Students help local businesses green up
Students in Associate Professor Gerry Segal’s “Management 3781: Sustainable Business Management” class can’t say they weren’t warned. It’s right there in the course description: “Be prepared to see what’s in trash bins and note all waste generated.”
If you ask the 23 students whether this was a valuable application of their tuition dollars, they’d all likely respond with an enthusiastic yes. It allowed them to get out of their seats, get their hands dirty and positively impact not only the environment, but a business – Chez Boët (formerly Bamboo Café) in Naples, owned by Lisa Kelly Boet.
Frank Lee, a 23-year-old business management major, had taken University Colloquium – a required sustainability course for all undergraduates – but this class took that a step further.
“This time the experience outside the classroom didn’t just involve a grade, but could potentially involve the well-being of a business owner,” he says. “That’s how she (Boet) makes her livelihood. Not that she’s relying on our professional skills to consult her in that direction, but we have the potential to affect that.”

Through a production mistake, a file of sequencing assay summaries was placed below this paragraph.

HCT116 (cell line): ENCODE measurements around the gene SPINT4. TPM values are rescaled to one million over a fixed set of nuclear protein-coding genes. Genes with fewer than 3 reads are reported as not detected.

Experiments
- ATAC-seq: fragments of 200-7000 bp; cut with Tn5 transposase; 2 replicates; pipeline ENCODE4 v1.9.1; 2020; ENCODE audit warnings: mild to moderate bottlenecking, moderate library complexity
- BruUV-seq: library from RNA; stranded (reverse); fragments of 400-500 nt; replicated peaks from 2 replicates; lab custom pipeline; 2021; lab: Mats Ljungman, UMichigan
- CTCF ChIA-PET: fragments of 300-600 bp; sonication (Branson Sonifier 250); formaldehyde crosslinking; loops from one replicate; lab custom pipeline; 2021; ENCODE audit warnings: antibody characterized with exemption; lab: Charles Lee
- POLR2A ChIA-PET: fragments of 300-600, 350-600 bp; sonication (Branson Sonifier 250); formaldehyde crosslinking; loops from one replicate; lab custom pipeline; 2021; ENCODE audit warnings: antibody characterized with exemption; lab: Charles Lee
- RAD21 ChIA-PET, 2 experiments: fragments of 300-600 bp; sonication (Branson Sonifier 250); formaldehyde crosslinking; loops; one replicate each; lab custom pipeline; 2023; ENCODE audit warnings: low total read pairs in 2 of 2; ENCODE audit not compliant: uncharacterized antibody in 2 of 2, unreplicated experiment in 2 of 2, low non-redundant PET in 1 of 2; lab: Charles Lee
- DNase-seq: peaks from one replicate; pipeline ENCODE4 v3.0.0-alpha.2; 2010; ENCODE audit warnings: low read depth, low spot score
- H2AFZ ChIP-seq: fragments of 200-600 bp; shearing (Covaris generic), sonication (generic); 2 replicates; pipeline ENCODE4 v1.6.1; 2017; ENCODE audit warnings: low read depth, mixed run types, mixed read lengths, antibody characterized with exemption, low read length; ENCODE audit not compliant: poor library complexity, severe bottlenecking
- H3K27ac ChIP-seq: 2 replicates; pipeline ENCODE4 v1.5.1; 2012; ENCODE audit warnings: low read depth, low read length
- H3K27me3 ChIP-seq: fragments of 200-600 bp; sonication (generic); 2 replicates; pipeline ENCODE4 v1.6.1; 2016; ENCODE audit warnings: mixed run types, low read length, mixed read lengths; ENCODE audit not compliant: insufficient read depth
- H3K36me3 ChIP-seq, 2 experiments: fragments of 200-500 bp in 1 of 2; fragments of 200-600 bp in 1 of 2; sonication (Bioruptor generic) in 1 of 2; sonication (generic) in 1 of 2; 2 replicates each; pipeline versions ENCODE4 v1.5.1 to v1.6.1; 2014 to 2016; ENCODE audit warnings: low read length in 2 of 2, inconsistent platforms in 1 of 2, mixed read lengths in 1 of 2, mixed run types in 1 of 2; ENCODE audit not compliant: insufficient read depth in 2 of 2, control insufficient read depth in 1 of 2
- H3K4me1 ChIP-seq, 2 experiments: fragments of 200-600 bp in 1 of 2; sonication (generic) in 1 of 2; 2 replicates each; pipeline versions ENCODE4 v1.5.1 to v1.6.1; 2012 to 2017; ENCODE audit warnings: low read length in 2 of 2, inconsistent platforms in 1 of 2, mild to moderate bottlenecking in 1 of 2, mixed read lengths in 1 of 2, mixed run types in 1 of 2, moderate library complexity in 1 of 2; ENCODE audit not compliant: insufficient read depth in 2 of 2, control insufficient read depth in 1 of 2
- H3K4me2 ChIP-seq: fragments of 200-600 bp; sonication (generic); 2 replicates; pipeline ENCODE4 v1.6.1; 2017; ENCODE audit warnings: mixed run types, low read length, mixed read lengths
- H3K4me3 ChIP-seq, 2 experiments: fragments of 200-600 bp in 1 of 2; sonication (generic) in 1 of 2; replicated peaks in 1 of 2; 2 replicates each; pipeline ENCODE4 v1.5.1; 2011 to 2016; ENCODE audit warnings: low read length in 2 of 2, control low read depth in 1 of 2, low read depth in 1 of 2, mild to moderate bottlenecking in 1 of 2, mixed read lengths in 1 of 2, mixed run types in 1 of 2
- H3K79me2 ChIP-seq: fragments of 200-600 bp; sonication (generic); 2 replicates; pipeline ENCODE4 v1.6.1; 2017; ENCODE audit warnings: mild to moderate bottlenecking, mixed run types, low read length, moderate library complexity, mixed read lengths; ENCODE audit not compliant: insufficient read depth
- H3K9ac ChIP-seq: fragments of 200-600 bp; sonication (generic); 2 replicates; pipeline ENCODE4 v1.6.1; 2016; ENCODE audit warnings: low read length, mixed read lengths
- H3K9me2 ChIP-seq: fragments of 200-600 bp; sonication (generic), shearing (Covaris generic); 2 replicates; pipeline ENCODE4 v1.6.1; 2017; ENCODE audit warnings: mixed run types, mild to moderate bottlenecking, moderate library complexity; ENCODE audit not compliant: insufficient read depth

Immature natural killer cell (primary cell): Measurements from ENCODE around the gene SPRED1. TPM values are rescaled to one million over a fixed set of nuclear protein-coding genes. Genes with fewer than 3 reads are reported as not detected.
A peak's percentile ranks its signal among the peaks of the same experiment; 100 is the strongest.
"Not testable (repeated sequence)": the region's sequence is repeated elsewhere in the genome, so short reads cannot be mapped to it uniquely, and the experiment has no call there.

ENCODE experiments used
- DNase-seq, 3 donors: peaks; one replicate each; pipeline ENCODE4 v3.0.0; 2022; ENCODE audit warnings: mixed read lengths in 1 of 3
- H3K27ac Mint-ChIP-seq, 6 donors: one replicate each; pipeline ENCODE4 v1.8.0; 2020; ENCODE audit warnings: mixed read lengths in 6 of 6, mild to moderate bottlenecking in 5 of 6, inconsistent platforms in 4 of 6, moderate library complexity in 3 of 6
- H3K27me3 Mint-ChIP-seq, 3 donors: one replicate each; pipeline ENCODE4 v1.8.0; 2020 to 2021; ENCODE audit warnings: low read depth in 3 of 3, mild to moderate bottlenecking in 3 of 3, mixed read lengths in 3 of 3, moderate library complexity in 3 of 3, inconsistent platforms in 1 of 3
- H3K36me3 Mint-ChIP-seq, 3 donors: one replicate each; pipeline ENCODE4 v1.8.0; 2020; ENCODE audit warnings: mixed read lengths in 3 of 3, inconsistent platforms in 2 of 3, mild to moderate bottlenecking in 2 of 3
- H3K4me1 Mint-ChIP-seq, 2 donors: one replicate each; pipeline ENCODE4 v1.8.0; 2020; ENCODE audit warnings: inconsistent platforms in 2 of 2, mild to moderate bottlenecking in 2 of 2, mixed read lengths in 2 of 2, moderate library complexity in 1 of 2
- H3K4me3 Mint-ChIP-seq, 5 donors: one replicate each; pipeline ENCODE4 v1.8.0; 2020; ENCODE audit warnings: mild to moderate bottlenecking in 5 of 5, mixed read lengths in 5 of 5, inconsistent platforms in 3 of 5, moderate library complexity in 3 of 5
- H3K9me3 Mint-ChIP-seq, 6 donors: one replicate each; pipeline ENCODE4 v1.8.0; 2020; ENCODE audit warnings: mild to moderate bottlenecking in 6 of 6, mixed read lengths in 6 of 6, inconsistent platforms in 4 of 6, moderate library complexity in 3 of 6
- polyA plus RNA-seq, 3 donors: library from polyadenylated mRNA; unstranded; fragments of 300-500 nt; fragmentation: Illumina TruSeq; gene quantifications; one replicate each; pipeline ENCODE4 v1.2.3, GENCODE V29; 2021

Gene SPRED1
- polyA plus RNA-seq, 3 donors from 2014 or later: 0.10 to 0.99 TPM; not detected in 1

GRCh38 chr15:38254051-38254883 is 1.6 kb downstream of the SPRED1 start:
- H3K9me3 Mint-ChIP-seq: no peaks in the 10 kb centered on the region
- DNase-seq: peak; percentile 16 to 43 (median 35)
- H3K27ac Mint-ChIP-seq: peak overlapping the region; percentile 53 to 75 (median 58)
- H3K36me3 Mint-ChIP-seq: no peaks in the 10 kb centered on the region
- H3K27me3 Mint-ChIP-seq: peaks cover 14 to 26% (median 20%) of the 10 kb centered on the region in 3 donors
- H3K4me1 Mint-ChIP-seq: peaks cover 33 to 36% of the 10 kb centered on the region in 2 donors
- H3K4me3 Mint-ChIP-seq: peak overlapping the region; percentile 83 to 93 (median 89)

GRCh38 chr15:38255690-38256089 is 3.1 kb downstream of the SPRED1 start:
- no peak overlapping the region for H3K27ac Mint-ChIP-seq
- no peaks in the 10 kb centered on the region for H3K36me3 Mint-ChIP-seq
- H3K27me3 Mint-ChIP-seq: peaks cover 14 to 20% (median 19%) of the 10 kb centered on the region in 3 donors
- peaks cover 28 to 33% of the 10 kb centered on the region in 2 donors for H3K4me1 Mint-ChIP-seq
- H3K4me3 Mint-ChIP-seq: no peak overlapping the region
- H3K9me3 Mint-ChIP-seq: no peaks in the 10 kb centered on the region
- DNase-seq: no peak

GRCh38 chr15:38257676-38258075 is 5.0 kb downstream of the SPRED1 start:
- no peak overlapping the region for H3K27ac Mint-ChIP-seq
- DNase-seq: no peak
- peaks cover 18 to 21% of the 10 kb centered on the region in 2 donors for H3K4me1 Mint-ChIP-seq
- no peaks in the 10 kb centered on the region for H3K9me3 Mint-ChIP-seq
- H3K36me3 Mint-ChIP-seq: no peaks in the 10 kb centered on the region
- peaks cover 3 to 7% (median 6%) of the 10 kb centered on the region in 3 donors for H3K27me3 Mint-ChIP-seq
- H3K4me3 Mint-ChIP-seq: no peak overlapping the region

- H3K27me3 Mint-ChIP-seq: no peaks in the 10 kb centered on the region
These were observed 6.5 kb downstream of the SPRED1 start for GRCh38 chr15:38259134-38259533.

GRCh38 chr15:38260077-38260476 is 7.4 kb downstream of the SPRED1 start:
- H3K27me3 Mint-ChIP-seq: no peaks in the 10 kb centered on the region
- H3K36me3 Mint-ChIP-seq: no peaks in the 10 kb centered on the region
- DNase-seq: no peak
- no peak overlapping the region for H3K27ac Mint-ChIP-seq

Says Segal, “This is not the traditional textbook course where they learn a lot of theories and spit it back on an exam – and then maybe forget half of it a few months down the road. This is a learn-by-doing sort of course where they have to go out and problem-solve. They have to do the research. This is more like what they’re going to do after graduation. This is the real hands-on course that’s going to give them practical skills that will serve them well after graduation.”
Segal divided the class into five teams, with each responsible for a sustainability report that offered recommendations for six functional areas: energy audit (electricity and natural gas); water; waste and pollution; product and supply chain; green marketing; and change management. On Dec. 15, they presented their findings to Boet.
That’s where the Dumpster diving came in. They examined what was being thrown out and noticed that the vast majority was food waste. Their suggestion: have a bucket in the kitchen when vegetables are trimmed, then donate the trimmings to a local farmer to use for compost or to feed animals.
Boet was struck by the students’ enthusiasm and determination.
“They understood our limitations – some of the things we’re faced with,” she says. “It’s not easy to say, ‘OK, we’re going to change everything in a week.’ It’s a process. They have been very astute about that. It’s been a great process because both sides have learned.”